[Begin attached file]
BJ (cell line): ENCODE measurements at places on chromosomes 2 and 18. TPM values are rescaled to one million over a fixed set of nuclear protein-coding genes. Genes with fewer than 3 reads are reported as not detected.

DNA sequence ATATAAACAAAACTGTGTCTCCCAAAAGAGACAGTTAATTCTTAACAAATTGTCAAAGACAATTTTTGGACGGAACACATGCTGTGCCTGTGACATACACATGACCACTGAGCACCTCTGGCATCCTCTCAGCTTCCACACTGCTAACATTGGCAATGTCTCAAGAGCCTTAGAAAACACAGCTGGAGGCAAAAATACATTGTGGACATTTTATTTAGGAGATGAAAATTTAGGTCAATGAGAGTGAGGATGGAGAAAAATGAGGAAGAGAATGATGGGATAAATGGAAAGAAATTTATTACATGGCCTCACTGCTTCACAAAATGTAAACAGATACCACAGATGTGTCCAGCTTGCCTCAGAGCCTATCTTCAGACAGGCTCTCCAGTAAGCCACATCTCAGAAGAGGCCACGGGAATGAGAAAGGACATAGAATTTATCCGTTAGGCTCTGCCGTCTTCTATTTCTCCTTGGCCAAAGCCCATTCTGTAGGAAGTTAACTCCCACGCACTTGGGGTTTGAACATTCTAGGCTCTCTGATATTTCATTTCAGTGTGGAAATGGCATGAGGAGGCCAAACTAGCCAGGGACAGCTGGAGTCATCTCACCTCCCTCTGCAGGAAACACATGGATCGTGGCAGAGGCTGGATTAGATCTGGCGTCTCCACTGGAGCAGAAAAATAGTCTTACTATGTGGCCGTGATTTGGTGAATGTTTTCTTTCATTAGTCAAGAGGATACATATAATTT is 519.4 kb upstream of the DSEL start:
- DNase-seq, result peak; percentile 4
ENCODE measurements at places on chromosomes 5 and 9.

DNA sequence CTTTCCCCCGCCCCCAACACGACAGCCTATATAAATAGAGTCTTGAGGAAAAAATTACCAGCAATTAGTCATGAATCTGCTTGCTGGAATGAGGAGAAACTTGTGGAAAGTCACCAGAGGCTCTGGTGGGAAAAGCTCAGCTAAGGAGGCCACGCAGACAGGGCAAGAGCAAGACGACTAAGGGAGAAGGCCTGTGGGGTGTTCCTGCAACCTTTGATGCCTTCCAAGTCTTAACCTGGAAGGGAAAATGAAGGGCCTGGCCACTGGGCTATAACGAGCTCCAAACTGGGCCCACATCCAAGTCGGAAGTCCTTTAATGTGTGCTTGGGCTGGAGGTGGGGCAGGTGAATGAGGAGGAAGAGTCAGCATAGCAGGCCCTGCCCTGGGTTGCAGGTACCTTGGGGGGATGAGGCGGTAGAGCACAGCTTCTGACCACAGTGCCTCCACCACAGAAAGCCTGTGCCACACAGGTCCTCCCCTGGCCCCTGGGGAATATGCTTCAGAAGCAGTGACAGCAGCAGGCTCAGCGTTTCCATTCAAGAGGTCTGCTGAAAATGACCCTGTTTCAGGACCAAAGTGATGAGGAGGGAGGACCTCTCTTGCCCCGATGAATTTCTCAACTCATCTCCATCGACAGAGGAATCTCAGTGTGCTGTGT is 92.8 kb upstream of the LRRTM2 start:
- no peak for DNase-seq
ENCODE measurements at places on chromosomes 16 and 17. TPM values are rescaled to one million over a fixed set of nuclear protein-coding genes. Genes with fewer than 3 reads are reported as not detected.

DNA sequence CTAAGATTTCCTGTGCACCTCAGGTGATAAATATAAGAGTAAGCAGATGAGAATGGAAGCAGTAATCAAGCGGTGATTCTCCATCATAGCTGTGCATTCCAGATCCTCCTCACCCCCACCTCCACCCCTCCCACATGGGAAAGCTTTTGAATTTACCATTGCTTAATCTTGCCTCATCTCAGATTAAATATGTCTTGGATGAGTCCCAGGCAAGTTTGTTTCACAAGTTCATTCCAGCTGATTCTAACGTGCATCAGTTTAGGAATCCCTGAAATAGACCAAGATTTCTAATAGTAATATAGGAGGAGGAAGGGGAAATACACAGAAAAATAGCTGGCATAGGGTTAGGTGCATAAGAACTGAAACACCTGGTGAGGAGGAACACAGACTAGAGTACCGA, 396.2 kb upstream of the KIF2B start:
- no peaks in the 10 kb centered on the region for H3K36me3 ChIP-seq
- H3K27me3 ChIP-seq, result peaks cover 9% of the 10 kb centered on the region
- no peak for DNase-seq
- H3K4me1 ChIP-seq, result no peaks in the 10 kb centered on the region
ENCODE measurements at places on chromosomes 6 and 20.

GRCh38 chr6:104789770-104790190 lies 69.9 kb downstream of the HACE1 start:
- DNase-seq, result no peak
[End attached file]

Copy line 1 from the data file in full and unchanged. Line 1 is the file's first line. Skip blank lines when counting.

BJ (cell line): ENCODE measurements at places on chromosomes 2 and 18. TPM values are rescaled to one million over a fixed set of nuclear protein-coding genes. Genes with fewer than 3 reads are reported as not detected.